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On learning of the destruction of the Great Buddha of Bamiyan in March 2001

Afghanistan is a land of continuity and contradiction:  stark yet beautiful, hospitable yet treacherous.  It is the essence and colour of the barest earth.  Its people, even in extremis  adorn their surroundings and themselves with colour and jewels.   Its most precious stone, lapis lazuli itself holds a contradiction.  Blue like the deepest ocean, grown in a land which could not be further from or least resemble the sea in its high, hard, dryness.   This is a land where the blue of its lakes sits strangely in rocky treeless deserts.

The Bamiyan Valley situated to the north of the capital Kabul is a deceptive landscape.   It holds many secrets: centuries ago people dug themselves dwellings deep inside its unforgiving mountains to find sanctuary from invading hordes – evading even Ghenghis Khan.   This valley has looked over the comings and goings of courageous yet insignificant humanity while its dusts eventually reclaim homes and wither  crops.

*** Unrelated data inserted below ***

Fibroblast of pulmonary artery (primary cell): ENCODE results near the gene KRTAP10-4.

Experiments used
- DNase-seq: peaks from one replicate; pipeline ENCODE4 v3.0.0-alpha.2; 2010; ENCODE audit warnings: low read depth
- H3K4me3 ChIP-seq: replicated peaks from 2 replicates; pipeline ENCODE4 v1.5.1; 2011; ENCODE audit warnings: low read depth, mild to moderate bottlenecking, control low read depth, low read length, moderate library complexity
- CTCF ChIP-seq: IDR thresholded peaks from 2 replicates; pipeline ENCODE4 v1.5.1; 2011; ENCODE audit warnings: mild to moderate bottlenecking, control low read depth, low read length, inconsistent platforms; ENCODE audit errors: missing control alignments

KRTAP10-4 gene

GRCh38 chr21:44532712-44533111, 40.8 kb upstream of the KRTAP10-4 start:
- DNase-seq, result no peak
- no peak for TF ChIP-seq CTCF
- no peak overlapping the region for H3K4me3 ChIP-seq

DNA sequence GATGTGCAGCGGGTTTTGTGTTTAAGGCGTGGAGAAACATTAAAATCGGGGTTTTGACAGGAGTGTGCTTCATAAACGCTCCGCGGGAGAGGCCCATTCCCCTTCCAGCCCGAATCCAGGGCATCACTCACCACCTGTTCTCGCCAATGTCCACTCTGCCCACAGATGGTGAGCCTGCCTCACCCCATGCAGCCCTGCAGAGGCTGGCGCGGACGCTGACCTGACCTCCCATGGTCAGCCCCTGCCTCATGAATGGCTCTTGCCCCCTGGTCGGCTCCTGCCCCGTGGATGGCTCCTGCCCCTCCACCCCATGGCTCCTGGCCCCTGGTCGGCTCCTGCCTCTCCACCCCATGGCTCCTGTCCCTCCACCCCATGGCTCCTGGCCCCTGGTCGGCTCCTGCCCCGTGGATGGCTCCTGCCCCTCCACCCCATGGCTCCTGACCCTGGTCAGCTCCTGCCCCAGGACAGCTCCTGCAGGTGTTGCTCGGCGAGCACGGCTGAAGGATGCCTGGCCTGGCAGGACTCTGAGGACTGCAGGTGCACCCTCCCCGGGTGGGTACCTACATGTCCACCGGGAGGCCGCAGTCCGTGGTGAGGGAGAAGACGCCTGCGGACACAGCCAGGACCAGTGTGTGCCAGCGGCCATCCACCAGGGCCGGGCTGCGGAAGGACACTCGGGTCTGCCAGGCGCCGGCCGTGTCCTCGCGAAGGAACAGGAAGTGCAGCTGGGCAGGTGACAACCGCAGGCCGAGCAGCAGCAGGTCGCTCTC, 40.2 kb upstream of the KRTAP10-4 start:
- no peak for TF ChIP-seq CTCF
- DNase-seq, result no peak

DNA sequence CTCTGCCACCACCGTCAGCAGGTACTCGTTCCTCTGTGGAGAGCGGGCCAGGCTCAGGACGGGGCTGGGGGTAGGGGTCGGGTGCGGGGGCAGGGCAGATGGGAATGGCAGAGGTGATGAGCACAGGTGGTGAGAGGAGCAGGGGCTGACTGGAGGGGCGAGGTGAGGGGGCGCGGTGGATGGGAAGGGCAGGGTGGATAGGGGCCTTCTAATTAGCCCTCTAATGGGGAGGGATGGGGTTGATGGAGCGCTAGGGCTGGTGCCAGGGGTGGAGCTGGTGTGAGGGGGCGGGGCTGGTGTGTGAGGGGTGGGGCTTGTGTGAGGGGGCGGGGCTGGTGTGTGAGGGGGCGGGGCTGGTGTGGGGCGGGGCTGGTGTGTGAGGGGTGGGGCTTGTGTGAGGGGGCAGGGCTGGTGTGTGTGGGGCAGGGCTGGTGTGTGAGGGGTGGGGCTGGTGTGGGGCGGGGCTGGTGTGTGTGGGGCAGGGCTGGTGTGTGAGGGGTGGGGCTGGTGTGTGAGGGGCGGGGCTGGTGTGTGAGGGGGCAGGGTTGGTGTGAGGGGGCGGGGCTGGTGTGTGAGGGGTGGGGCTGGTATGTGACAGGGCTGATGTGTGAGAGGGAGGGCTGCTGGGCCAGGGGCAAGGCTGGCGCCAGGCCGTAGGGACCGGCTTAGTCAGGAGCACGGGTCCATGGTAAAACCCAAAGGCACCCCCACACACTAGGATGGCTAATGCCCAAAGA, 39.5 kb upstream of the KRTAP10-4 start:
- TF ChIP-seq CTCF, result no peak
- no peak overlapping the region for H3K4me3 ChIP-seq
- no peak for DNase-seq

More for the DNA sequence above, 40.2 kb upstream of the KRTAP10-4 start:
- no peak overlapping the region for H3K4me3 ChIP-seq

Monuments to the spirit last a little longer there.  The Great Buddhas of Bamiyan were among the last enduring symbols of ancient peoples who tried to make their mark by carving mountains.  While twentieth century hordes with their current hatreds may have destroyed them with strong guns, they will fail ultimately to penetrate the eternal spirit which created them or to possess the land itself. How much braver it is to fashion a mountain in an image of love than to bombard it with mortar shells.  The Buddhas will become a mountain once more and retreat to the safety of memory.  The guns will eventually join the decaying archaeology of previous tides of fear which have swept this land but failed to conquer its silent unyielding majesty.  The Bamiyan Valley bears timeless witness to the necessity and futility of human action.

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